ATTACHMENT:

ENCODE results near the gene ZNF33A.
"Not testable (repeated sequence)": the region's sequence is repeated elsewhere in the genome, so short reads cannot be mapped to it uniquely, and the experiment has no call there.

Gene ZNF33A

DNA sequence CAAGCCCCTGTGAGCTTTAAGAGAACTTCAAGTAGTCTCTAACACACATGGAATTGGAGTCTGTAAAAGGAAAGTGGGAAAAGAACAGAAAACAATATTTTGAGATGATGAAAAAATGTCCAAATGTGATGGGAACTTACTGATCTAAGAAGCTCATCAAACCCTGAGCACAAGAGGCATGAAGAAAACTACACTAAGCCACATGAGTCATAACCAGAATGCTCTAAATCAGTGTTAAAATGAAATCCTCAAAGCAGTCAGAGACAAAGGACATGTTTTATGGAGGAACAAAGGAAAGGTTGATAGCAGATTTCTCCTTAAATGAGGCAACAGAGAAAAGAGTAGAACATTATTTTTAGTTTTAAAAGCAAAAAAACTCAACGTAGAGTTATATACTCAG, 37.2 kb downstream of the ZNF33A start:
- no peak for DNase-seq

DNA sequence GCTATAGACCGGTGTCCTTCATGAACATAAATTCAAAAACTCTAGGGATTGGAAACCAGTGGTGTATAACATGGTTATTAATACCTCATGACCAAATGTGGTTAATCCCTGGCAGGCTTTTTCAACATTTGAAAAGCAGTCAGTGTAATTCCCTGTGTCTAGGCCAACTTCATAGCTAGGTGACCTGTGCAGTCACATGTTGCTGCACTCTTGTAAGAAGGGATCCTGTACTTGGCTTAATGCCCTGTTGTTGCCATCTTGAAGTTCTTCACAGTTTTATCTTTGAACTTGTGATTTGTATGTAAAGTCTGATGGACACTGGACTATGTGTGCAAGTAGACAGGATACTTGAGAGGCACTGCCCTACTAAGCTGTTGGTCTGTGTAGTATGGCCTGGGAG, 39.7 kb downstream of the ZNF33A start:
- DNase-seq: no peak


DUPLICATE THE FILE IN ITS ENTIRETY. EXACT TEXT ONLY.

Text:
ENCODE results near the gene ZNF33A.
"Not testable (repeated sequence)": the region's sequence is repeated elsewhere in the genome, so short reads cannot be mapped to it uniquely, and the experiment has no call there.

Gene ZNF33A

DNA sequence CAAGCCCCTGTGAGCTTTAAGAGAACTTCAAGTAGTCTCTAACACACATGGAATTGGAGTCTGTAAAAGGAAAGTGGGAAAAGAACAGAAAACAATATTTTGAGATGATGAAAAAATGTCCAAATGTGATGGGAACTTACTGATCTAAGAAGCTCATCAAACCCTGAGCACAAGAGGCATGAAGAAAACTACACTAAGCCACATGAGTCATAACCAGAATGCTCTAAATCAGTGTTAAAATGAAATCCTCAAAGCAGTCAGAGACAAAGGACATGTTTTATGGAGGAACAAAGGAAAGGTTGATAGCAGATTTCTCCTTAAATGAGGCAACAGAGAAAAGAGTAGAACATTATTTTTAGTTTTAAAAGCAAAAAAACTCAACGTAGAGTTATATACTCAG, 37.2 kb downstream of the ZNF33A start:
- no peak for DNase-seq

DNA sequence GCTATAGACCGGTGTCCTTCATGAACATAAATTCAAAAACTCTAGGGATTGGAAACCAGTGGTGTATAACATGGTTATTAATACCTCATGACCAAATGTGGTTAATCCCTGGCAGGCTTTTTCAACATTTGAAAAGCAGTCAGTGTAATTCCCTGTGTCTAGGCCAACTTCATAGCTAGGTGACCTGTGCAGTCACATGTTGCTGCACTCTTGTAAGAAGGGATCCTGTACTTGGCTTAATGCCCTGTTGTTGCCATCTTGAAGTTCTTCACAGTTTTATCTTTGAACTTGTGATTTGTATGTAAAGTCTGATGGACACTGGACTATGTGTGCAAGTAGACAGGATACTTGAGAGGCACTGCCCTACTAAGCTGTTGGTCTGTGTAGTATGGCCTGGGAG, 39.7 kb downstream of the ZNF33A start:
- DNase-seq: no peak